In today’s article, I’ll talk a bit about the Ixalan mechanics and some of the key cards that represent each of them.

Explore

Explore is a wordy mechanic that will take some use to be familiar with. It reads:

“Reveal the top card of your library. Put that card into your hand if it’s a land. Otherwise, put a +1/+1 counter on this creature, then put the card back or put it in your graveyard.”

I think it’s easy to peg this as a Limited mechanic (where it seems quite good), but it’s actually a significantly more powerful version of scry. If the card is a land, it goes straight to your hand, which is obviously an improvement—if it’s not a land, then you get a bonus and you can either keep it (same as scry) or put it in your graveyard (usually better than scrying to the bottom as graveyard cards can have value).

The value of explore is also obviously going to change depending on what it’s attached to, so it’s hard to evaluate in a vacuum. For Constructed, the best explore card spoiled so far is probably Deadeye Tracker.

The Tracker isn’t outstanding as an explore card, but it’s pretty good as graveyard hate that has more than one dimension—it’s something you can actually main deck because it’s a 1-mana Pirate that potentially draws cards, grows, and gives you card selection. You don’t need a Dredge deck to exist for the Tracker to be good—since it does something on its own, if graveyards matter and deserve fighting even to a small extent, then Tracker will probably see play.

Raid

When I first looked at raid, I thought, “oh wow, this ability seems familiar. I think we’ve seen something like this before.” It took me a while to realize that it’s a recurring ability from Khans block.

For the most part, raid was a Limited mechanic the first time around, and I expect it to be again. The exception was Wingmate Roc, which was a card that saw heavy play in a lot of Abzan decks.

The presence of raid makes for some interesting situations, especially when it’s not common and you forget that it exists. I remember sometimes my opponents would attack me with a creature and I would think for 35 minutes on why they would ever make this attack and what they could possibly have, only to end up taking it, and then they’d just go and play Wingmate Roc from their Jeskai deck and it’d all make sense.

Of the cards spoiled so far, I think the most interesting raid application comes from Ruin Raider.

Ruin Raider is an Orc Pirate, which has potential tribal applications (we already know Pirates will be a supported tribe, but we don’t know yet if it’s going to be any good or if being a Pirate is a big advantage). It’s similar to Pain Seer, except that it has one huge advantage in that the effect is immediate—whereas Pain Seer needs to attack on turn 3 and then untap on turn 4, Ruin Raider comes down on turn 3 and immediately draws a card. It’s also much harder to brickwall, as it doesn’t have to attack itself, though it can if it needs to (just be aware that if it dies you’re not drawing any cards). And, compared to Dark Confidant, it’s a bit safer—it’s still mandatory, but if you can’t risk it, then you don’t have to attack.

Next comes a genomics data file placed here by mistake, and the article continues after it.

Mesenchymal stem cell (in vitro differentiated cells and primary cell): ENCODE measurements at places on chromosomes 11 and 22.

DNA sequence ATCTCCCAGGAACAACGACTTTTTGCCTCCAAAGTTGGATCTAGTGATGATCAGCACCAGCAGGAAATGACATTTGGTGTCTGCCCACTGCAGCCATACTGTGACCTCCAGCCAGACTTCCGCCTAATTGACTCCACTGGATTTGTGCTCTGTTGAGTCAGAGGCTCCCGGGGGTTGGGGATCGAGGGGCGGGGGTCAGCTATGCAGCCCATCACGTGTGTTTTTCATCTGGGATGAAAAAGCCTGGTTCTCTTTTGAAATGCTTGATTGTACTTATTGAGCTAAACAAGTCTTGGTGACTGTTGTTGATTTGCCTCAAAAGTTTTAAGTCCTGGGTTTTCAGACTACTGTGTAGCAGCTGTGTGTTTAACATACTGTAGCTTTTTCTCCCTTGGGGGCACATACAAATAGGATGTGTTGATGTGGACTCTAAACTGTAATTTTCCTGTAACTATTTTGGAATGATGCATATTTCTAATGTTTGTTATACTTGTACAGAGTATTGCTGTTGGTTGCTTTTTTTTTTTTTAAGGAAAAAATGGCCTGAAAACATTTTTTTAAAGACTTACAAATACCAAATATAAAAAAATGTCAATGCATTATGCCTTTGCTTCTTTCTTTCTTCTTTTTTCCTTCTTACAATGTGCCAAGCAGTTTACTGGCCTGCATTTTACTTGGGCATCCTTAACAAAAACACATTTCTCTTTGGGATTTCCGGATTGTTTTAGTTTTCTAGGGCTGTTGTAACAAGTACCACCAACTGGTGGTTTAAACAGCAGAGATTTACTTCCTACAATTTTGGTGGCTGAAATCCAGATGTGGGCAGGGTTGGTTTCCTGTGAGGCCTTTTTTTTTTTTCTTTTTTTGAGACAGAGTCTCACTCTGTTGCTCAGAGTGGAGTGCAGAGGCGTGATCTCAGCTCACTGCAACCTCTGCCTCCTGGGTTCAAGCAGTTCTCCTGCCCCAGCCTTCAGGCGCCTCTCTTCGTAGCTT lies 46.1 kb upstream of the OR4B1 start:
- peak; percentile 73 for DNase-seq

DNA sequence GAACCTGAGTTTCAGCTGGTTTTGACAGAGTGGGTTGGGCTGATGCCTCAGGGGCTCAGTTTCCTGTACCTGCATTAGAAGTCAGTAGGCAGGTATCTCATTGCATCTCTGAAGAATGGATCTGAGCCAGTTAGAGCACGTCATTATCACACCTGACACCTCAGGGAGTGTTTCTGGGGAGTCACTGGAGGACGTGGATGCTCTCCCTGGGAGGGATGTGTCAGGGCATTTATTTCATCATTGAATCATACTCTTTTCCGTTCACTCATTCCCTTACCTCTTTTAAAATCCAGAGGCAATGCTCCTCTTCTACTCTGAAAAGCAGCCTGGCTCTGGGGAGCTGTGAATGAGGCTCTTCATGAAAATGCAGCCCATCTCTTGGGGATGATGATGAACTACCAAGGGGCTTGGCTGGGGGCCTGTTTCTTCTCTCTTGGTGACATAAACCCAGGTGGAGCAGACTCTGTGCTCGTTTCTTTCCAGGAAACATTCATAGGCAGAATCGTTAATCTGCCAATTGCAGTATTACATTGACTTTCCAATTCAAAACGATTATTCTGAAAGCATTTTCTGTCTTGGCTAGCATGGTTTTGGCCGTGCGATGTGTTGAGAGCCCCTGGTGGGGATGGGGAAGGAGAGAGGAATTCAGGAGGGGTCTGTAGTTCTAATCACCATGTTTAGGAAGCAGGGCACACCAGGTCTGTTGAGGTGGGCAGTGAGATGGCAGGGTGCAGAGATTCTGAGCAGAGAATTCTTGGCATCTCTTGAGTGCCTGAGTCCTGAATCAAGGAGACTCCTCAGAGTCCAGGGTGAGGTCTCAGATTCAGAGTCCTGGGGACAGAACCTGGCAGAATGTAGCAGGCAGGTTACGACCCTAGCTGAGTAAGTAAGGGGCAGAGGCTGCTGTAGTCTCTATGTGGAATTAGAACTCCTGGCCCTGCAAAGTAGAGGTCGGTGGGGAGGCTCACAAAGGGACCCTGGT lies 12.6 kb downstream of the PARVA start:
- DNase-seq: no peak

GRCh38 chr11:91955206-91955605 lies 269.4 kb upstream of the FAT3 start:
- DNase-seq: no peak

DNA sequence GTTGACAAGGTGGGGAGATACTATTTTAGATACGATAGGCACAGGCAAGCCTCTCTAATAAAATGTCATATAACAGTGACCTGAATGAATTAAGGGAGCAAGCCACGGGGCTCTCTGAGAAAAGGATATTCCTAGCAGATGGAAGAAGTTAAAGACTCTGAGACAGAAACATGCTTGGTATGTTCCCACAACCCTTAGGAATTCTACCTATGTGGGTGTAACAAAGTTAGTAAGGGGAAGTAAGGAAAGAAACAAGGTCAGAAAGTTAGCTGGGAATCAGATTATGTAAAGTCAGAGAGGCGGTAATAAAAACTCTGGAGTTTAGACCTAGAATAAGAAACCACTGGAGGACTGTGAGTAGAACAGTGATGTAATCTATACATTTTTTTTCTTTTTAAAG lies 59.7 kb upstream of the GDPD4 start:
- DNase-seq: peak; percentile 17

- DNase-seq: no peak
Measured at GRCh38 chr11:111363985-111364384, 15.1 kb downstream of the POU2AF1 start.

In return for this, it has two downsides. The first is that you have to have a 2-drop ready to attack, and the second is that you have to play a 3-mana 3/2. A 2-mana 2/2 was nothing to write home about, but it’s still better than 3-mana 3/2.

Is Ruin Raider going to see play? I think it’s possible. If you play a very aggressive deck, especially with a lot of 1- and 2-drops, it’s a powerful turn-3 play that immediately replaces itself and demands an answer. If your opponent has some cheap removal spells or blockers that brickwall your creatures, though, then it doesn’t do anything.

Enrage

Enrage is the Dinosaur mechanic from Ixalan. It says “whenever [cardname] is dealt damage, [you get an effect].” It might be familiar to Hearthstone players since it’s a core mechanic from the Warrior class, but Hearthstone’s enrage mechanic has one key difference—damage is permanent, which means that there’s a permanent downside to doing it and a limit as to how many times you can do it. In Magic, damage regenerates every turn, so there’s nothing stopping you from triggering enrage 20 times if you have ways to constantly damage the creature.

There are two ways you can use enrage. The first is to let the creature take damage naturally. If you attack, sometimes they have to block. If they attack, you can block. This will trigger enrage even if the creature dies. The second way is to get some help from pingers and recurring sources of damage that you can use on your own creatures. In Standard, the best way to do this is likely Walking Ballista. Whether that’s worth doing will depend on the enrage rewards.

Right now, the best enrage card is probably Ripjaw Raptor.

As a 4-mana 4/5, the Raptor has an acceptable body, and drawing a card is a huge reward. At 4/5 it’s tough enough to survive a single burn spell, which means you’re drawing at least two cards if they want to kill this with most red based removal, and if they ever chump-block it, you draw a card as well. If they use some sort of sweeper like Sweltering Suns, then this will live and draw a card for your trouble.